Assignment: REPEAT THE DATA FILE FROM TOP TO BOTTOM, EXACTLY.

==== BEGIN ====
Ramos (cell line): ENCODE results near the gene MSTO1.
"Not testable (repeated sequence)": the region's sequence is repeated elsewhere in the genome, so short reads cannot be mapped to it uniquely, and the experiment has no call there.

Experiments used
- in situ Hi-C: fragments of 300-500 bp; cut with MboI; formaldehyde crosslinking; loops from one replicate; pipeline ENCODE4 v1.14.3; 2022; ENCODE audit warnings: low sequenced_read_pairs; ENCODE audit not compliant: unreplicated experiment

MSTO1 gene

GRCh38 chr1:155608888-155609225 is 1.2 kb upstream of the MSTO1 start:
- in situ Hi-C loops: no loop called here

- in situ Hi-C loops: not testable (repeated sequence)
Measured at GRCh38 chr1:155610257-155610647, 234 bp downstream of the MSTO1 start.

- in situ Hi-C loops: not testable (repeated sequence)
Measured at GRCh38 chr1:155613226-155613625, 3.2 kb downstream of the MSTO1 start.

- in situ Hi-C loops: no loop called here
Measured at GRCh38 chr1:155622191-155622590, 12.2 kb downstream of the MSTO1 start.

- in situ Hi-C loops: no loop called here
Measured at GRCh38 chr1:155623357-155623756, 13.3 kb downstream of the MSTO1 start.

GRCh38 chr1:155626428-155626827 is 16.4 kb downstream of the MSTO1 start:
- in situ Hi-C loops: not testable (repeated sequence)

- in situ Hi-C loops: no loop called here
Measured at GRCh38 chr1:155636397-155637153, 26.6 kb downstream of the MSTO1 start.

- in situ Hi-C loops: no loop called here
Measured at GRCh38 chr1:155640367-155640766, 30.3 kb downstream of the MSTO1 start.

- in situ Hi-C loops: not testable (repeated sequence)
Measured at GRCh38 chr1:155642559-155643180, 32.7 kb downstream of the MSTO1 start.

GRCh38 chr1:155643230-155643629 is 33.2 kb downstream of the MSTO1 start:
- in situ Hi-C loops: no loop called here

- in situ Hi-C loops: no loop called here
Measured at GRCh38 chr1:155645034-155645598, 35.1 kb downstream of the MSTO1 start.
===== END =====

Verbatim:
Ramos (cell line): ENCODE results near the gene MSTO1.
"Not testable (repeated sequence)": the region's sequence is repeated elsewhere in the genome, so short reads cannot be mapped to it uniquely, and the experiment has no call there.

Experiments used
- in situ Hi-C: fragments of 300-500 bp; cut with MboI; formaldehyde crosslinking; loops from one replicate; pipeline ENCODE4 v1.14.3; 2022; ENCODE audit warnings: low sequenced_read_pairs; ENCODE audit not compliant: unreplicated experiment

MSTO1 gene

GRCh38 chr1:155608888-155609225 is 1.2 kb upstream of the MSTO1 start:
- in situ Hi-C loops: no loop called here

- in situ Hi-C loops: not testable (repeated sequence)
Measured at GRCh38 chr1:155610257-155610647, 234 bp downstream of the MSTO1 start.

- in situ Hi-C loops: not testable (repeated sequence)
Measured at GRCh38 chr1:155613226-155613625, 3.2 kb downstream of the MSTO1 start.

- in situ Hi-C loops: no loop called here
Measured at GRCh38 chr1:155622191-155622590, 12.2 kb downstream of the MSTO1 start.

- in situ Hi-C loops: no loop called here
Measured at GRCh38 chr1:155623357-155623756, 13.3 kb downstream of the MSTO1 start.

GRCh38 chr1:155626428-155626827 is 16.4 kb downstream of the MSTO1 start:
- in situ Hi-C loops: not testable (repeated sequence)

- in situ Hi-C loops: no loop called here
Measured at GRCh38 chr1:155636397-155637153, 26.6 kb downstream of the MSTO1 start.

- in situ Hi-C loops: no loop called here
Measured at GRCh38 chr1:155640367-155640766, 30.3 kb downstream of the MSTO1 start.

- in situ Hi-C loops: not testable (repeated sequence)
Measured at GRCh38 chr1:155642559-155643180, 32.7 kb downstream of the MSTO1 start.

GRCh38 chr1:155643230-155643629 is 33.2 kb downstream of the MSTO1 start:
- in situ Hi-C loops: no loop called here

- in situ Hi-C loops: no loop called here
Measured at GRCh38 chr1:155645034-155645598, 35.1 kb downstream of the MSTO1 start.